Jew­ish Text

The New Union Hag­gadah, Revised Edition

Rab­bi Howard A. Berman and Rab­bi Ben­jamin Zeidman
  • Review
By – April 1, 2014

The Clas­si­cal Reform revised edi­tion of The New Union Hag­gadah is for­mal and ele­gant as it brings to the seder a mes­sage of uni­ver­sal­ism told in ele­vat­ed lan­guage. First pub­lished in 1923, The New Union Hag­gadah was Reform’s response to a chang­ing world and life in the Unit­ed States — the use of Eng­lish in wor­ship, a ratio­nal approach that reject­ed super­sti­tion and parochial­ism,” sparse rab­binic com­men­tary, and strik­ing­ly mod­ern Art Deco illus­tra­tions and dec­o­ra­tions. The Reform move­ment has in sub­se­quent hag­gadot moved toward more tra­di­tion­al prac­tice and away from the Clas­sic roots and lit­er­ary lan­guage, lead­ing to the for­ma­tion in 2008 of the Soci­ety for Clas­si­cal Reform Judaism, ded­i­cat­ed to renew­ing the his­toric high-mind­ed Clas­sic litur­gy and restor­ing its uni­ver­sal out­look. In recog­ni­tion, how­ev­er, that some new rit­u­al enhances the seder, this revised edi­tion brings the hag­gadah up to date with gen­der-neu­tral lan­guage, Miriam’s cup, and an orange on the seder plate. At the same time, acknowl­edg­ing that cer­tain tra­di­tion­al rit­u­al is deeply root­ed in all Jew­ish prac­tice, the edi­tors restore tra­di­tion­al sec­tions of the hag­gadah pre­vi­ous­ly omit­ted because they ran counter to the ratio­nal and uni­ver­sal aims of the move­ment — thus, the Ten Plagues, here with a con­tem­po­rary equiv­a­lent for each, and an expan­sive cer­e­mo­ny to wel­come Eli­jah and explain who he is and why he comes. Four thought­ful schol­ar­ly essays — on the Exo­dus and the his­to­ry of the hag­gadah — fol­low the con­clu­sion of the service.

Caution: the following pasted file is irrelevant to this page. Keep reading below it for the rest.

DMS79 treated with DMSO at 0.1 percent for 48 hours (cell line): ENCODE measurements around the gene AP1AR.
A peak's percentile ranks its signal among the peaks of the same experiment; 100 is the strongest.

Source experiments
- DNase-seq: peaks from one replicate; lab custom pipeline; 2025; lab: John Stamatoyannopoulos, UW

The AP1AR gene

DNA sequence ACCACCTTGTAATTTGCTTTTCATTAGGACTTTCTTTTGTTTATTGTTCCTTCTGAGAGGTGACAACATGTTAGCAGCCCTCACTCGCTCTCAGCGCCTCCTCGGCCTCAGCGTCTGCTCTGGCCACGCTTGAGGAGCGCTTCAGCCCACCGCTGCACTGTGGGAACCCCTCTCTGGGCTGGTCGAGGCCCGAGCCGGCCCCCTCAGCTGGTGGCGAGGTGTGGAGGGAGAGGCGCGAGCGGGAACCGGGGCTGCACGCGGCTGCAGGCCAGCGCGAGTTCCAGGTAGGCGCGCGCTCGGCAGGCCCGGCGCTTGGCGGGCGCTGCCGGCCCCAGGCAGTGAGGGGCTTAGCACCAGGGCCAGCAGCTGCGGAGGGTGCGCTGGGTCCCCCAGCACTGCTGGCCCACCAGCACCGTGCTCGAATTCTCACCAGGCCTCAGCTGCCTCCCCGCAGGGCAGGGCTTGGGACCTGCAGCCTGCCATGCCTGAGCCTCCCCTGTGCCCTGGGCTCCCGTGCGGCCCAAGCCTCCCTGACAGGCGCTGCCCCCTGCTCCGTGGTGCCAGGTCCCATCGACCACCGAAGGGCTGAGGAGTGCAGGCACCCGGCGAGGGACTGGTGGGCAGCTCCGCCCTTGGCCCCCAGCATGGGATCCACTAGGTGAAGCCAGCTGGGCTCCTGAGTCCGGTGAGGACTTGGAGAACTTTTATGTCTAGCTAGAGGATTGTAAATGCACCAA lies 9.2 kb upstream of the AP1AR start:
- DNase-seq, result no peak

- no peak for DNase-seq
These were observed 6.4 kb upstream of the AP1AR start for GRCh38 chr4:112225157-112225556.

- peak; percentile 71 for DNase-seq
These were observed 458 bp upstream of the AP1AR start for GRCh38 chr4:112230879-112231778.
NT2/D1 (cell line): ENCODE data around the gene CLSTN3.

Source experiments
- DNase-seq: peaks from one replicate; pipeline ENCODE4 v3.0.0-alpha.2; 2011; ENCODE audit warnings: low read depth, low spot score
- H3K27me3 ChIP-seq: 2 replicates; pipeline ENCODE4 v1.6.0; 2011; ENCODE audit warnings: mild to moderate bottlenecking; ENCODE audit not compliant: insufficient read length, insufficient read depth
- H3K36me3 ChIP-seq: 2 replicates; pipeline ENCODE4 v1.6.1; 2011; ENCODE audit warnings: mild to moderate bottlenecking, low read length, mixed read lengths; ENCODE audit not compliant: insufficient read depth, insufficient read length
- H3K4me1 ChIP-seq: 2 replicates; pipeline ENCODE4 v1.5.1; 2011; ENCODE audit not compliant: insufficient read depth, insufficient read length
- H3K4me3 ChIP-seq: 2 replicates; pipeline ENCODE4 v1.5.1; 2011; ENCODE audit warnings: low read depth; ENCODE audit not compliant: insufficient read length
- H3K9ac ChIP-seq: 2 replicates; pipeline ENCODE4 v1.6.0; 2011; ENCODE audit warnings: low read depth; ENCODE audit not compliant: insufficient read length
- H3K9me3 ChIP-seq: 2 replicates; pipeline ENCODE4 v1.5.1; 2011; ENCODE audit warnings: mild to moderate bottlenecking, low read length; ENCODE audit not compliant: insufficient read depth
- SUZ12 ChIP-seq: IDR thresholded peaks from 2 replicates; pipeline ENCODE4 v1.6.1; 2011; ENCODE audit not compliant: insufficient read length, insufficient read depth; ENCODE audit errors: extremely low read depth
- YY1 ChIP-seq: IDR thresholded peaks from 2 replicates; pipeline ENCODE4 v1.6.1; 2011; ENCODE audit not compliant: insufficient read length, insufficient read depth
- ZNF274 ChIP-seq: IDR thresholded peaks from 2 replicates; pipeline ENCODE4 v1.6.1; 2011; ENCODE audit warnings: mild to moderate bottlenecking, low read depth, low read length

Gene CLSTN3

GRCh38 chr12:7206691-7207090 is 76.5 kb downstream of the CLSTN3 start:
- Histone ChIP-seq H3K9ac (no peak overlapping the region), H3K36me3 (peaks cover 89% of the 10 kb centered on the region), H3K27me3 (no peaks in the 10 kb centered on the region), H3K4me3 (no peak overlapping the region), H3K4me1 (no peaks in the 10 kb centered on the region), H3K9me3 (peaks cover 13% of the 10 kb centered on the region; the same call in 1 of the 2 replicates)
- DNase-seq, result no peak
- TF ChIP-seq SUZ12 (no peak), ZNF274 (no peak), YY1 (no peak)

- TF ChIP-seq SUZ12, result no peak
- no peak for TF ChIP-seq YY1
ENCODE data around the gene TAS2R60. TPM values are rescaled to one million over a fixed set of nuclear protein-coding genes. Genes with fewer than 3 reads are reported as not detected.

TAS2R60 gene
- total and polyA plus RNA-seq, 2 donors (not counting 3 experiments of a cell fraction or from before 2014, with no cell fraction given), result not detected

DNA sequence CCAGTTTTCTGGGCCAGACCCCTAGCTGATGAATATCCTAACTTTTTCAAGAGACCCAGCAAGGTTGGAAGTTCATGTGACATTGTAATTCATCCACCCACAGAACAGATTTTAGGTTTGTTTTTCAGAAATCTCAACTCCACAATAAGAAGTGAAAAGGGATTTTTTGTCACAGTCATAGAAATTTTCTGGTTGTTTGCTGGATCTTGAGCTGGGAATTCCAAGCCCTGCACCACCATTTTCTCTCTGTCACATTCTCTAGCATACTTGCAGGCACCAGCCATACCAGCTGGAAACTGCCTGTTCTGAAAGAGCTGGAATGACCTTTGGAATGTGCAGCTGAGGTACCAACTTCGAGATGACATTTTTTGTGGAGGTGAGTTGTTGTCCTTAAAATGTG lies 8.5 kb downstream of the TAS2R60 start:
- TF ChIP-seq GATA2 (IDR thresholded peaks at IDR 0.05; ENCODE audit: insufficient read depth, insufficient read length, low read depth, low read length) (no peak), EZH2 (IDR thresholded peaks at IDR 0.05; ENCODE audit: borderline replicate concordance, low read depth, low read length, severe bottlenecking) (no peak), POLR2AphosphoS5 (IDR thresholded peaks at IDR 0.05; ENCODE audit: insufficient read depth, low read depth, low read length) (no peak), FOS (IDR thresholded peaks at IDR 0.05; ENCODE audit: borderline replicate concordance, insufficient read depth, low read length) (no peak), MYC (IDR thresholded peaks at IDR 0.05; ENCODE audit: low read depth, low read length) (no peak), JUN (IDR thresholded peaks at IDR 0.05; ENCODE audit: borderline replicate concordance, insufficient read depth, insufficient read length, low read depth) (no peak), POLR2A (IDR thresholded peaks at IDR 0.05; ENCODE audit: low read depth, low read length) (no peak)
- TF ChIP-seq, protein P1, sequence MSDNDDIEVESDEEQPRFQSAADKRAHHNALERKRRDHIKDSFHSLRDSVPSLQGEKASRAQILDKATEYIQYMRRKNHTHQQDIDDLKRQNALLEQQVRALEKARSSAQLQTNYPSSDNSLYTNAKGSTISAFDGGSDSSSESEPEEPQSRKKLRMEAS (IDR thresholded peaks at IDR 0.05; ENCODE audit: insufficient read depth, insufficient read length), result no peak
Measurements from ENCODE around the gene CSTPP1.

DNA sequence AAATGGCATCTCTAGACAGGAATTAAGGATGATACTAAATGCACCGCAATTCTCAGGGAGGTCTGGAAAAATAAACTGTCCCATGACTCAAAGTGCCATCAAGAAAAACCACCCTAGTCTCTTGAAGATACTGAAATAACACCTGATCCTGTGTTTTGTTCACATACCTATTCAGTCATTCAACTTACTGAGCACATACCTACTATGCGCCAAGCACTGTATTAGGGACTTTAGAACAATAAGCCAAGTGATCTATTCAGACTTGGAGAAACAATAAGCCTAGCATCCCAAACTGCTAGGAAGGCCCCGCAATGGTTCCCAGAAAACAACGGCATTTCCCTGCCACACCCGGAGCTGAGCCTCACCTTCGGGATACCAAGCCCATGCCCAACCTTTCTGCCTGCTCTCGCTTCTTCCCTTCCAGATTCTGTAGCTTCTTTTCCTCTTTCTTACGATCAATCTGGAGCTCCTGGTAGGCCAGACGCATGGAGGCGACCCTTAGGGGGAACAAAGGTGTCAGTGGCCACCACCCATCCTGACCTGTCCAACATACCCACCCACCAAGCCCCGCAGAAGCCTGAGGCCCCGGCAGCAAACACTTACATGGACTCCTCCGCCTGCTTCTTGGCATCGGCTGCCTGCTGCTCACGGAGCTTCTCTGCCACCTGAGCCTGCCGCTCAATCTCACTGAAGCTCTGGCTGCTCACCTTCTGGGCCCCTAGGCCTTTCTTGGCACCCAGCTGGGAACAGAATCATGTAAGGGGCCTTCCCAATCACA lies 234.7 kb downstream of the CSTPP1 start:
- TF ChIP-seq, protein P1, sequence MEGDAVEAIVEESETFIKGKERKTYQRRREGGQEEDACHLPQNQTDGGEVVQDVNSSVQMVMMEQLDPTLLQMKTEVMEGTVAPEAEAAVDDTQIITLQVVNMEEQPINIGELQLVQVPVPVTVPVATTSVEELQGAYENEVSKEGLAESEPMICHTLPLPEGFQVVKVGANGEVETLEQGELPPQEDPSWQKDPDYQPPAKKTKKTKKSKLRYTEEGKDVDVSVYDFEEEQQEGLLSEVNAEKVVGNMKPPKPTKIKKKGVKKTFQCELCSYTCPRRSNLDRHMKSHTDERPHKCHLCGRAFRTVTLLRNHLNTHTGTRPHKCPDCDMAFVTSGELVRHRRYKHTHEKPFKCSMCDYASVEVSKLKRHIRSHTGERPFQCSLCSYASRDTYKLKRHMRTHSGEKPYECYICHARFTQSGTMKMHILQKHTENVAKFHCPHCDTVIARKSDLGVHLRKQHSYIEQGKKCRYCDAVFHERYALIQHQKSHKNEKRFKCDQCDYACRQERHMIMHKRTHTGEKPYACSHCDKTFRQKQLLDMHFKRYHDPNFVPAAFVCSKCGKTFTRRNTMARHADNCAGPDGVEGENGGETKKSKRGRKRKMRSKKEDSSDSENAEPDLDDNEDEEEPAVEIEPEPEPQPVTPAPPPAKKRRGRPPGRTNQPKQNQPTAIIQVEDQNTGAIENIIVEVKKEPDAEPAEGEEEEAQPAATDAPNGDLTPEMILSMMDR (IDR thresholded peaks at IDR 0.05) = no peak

This is a seder con­duct­ed with great dig­ni­ty of lan­guage and pur­pose. The evening opens, Now, in the pres­ence of loved ones and friends,/Before us the emblems of fes­tive rejoicing,/We gath­er for our sacred cel­e­bra­tion.” There is more expla­na­tion and there are more songs than in many hag­gadot as well as empha­sis on Amer­i­can val­ues and lib­er­a­tion for all peo­ples. The seder clos­es, Lashanah habaah birusha­lay­im! Next year…in a world of peace…for Jerusalem and for all peo­ple!” Eng­lish ser­vice with Hebrew and translit­er­a­tion for all bless­ings and songs.

Relat­ed Content:

Maron L. Wax­man, retired edi­to­r­i­al direc­tor, spe­cial projects, at the Amer­i­can Muse­um of Nat­ur­al His­to­ry, was also an edi­to­r­i­al direc­tor at Harper­Collins and Book-of-the-Month Club.

Discussion Questions